Dear Boss, I Quit! I Resign! Buh Bye! Adios! Au revoir! Sayonara! See 'ya!
I quit and joined the Great Resignation and I’m not alone.
The Great Resignation with so many saying, “I quit” has become a growing trend during the pandemic. Many people have chosen not to work in jobs where they might possibly contract COVID. They have reflected on how much they were making and asked themselves if it was worth it.
Other reasons why people are participating in the Great Resignation include bad bosses, irritating coworkers, toxic culture, being asked to return to in-person when remote was working fine, better opportunities, better benefits, long commute, COVID-19 or other health issues, elder care, family matters, and the list goes on.
Whatever you do, when you quit your job, DON’T BURN BRIDGES! You would be surprised how small of a world it is out there and how people talk.
With technology and social media, communications and TikTok recordings can happen in a nanosecond. You also don’t want any ugly skeletons in the closet to appear on LinkedIn or anywhere else.
So how do you handle your LinkedIn profile when you quit your job?
Well, it depends.
If you don’t have another job lined up, you don’t want to leave your current position shown as still employed by the company for too long. I have heard that anything more than three months is pushing it.
However, if you don’t have a job, it may be more challenging to get a job. Read more here.
If you do have another job to go to, you have a couple of choices. You can announce it right away or wait to see if you are still there after the first 90 days.
The key to announcing or not announcing your new role is a little button that says, “Share with network – If enabled, your network may be informed of job changes, education changes, and work anniversaries.”
If you toggle this button to the right and see green, LinkedIn will announce this status change to your network. Under the Experience section, you will see this button when you click the + button at the top right to enter your new role.
Make sure you keep an electronic copy of the job description you applied to for reference when you update the details of your role under that position on your resume and LinkedIn profile, as it is sure to disappear after your hiring.
In the job title section, be sure to embellish your job title up to 100 characters.
Make sure when you start to enter the new company name that you choose it from the drop-down menu, so you get the company logo. The logo will only exist if the company has a company page on LinkedIn. You cannot upload any logos.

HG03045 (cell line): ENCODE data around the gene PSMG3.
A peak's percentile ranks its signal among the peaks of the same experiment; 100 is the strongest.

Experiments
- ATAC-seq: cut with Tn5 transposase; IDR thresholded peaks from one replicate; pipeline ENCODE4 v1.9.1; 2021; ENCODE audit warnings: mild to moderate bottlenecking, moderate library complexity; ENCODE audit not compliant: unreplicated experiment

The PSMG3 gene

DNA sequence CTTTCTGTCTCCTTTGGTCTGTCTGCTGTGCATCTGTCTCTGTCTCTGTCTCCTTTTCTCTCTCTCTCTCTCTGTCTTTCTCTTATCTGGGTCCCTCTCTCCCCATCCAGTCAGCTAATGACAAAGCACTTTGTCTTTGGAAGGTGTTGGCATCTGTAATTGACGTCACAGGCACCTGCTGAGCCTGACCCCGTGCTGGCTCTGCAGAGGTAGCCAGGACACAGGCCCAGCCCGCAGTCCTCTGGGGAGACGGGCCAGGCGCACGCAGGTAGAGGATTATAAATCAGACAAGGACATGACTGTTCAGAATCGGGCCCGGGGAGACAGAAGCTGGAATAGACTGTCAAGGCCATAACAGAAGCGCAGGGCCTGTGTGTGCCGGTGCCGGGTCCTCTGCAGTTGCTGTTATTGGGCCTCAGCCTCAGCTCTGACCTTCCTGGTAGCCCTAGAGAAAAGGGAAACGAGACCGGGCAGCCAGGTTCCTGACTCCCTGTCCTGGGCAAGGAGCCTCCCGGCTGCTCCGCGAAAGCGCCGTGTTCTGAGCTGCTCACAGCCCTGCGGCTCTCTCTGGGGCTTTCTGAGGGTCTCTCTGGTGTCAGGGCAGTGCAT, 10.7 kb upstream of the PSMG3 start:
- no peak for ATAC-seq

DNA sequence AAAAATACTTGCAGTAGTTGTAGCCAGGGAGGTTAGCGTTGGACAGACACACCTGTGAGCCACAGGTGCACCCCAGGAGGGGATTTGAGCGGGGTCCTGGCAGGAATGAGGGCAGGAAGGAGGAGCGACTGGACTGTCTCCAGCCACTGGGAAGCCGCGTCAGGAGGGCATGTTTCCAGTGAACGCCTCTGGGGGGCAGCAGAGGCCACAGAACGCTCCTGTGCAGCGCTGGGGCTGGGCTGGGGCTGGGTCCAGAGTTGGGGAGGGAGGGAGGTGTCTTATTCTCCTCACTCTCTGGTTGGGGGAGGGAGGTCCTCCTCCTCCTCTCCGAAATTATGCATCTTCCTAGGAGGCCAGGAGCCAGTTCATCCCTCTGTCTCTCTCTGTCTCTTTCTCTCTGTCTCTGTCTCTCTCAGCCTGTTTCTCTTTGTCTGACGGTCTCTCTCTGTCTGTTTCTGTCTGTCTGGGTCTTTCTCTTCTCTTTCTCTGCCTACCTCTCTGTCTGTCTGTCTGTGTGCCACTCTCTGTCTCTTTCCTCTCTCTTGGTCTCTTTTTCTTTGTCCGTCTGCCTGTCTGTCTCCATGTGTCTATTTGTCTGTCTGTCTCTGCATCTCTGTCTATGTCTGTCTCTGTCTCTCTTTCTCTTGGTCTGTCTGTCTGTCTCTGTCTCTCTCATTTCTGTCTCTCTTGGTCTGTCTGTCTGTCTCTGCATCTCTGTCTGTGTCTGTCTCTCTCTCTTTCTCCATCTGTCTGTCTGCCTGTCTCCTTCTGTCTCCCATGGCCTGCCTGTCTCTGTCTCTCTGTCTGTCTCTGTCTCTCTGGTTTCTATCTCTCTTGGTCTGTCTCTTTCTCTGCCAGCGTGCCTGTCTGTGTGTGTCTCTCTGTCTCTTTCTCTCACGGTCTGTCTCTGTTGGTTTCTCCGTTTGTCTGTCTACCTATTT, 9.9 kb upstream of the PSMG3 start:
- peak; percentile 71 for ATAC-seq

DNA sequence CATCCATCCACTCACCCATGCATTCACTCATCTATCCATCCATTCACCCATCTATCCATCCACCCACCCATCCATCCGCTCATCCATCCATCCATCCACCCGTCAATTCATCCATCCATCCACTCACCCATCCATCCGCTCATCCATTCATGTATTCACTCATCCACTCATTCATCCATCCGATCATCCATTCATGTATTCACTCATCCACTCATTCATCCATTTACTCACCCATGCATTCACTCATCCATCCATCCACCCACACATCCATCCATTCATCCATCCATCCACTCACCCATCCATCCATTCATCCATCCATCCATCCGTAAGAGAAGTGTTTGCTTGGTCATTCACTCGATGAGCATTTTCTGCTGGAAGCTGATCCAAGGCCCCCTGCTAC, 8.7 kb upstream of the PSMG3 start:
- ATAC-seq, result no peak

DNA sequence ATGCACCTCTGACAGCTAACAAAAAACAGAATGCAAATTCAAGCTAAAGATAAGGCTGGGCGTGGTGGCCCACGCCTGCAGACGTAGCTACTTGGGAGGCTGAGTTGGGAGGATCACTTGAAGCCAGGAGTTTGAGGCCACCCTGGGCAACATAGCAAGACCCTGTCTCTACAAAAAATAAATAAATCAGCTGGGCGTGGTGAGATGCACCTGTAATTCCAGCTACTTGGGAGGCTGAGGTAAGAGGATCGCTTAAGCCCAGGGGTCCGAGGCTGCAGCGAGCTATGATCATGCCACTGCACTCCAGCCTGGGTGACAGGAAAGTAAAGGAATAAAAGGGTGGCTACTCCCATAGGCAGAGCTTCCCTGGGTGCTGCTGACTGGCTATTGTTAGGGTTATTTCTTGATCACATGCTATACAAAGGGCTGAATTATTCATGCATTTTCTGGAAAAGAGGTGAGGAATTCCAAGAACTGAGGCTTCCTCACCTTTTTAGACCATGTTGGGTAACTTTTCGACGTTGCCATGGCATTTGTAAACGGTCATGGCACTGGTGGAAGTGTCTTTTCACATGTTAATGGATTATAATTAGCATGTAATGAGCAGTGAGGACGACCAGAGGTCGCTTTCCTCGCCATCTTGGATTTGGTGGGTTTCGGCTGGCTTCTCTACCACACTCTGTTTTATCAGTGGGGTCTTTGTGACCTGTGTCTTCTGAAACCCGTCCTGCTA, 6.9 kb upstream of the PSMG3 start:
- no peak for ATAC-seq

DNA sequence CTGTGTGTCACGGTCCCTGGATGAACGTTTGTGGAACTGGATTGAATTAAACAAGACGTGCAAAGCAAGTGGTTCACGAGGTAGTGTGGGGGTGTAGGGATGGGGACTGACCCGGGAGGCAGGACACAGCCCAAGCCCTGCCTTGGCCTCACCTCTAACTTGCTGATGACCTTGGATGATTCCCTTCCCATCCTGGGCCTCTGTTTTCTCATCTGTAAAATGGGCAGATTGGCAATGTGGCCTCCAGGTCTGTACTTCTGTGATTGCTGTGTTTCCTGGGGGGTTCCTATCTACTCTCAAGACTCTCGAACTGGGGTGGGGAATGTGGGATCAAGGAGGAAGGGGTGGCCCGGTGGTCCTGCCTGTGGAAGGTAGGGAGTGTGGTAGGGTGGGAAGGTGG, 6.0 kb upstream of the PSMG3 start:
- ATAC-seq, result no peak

Type your bullet points in Microsoft Word and copy and paste them into LinkedIn. Bullet points look far better than asterisks and dashes. Please don’t copy and paste bullet points from Google Docs as they look huge when pasted into LinkedIn.
Make sure you don’t override your headline with your new job title. Toggle the button with “update my headline” to the left. You don’t want to remove all the key titles and keywords in your 220 characters in your headline.
You are not obligated to make your headline your new job title and company name. I think that it is a mistake to remove all YOUR keywords. This is YOUR profile and not your company’s. The company logo appears at the top right of your profile if you have entered it under Experience and have enabled your profile settings to make it visible.
Don’t forget to keep networking while you are employed. Attend evening meetings to keep growing your network and adding new connections.
Don’t be caught without managing your career and continuously meeting new people. Think March 2020. Were you prepared with your resume and updated LinkedIn profile when COVID hit? I can only guess that a good percentage of 40 million workers that lost their jobs were unprepared.
I hope these tips help when updating your LinkedIn profile, and congrats on that new job! If you need more LinkedIn instruction, check out our events page for upcoming workshops.
Lynne Williams is the Executive Director of the Philadelphia Area Great Careers Group, a 501(c)3 nonprofit, that provides online career education and networking, running up to 50 events per month for anyone, anywhere.
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Lynne also writes for vista.today, montco.today, delco.today and bucksco.today. You can see other topics she writes about on this Google Doc.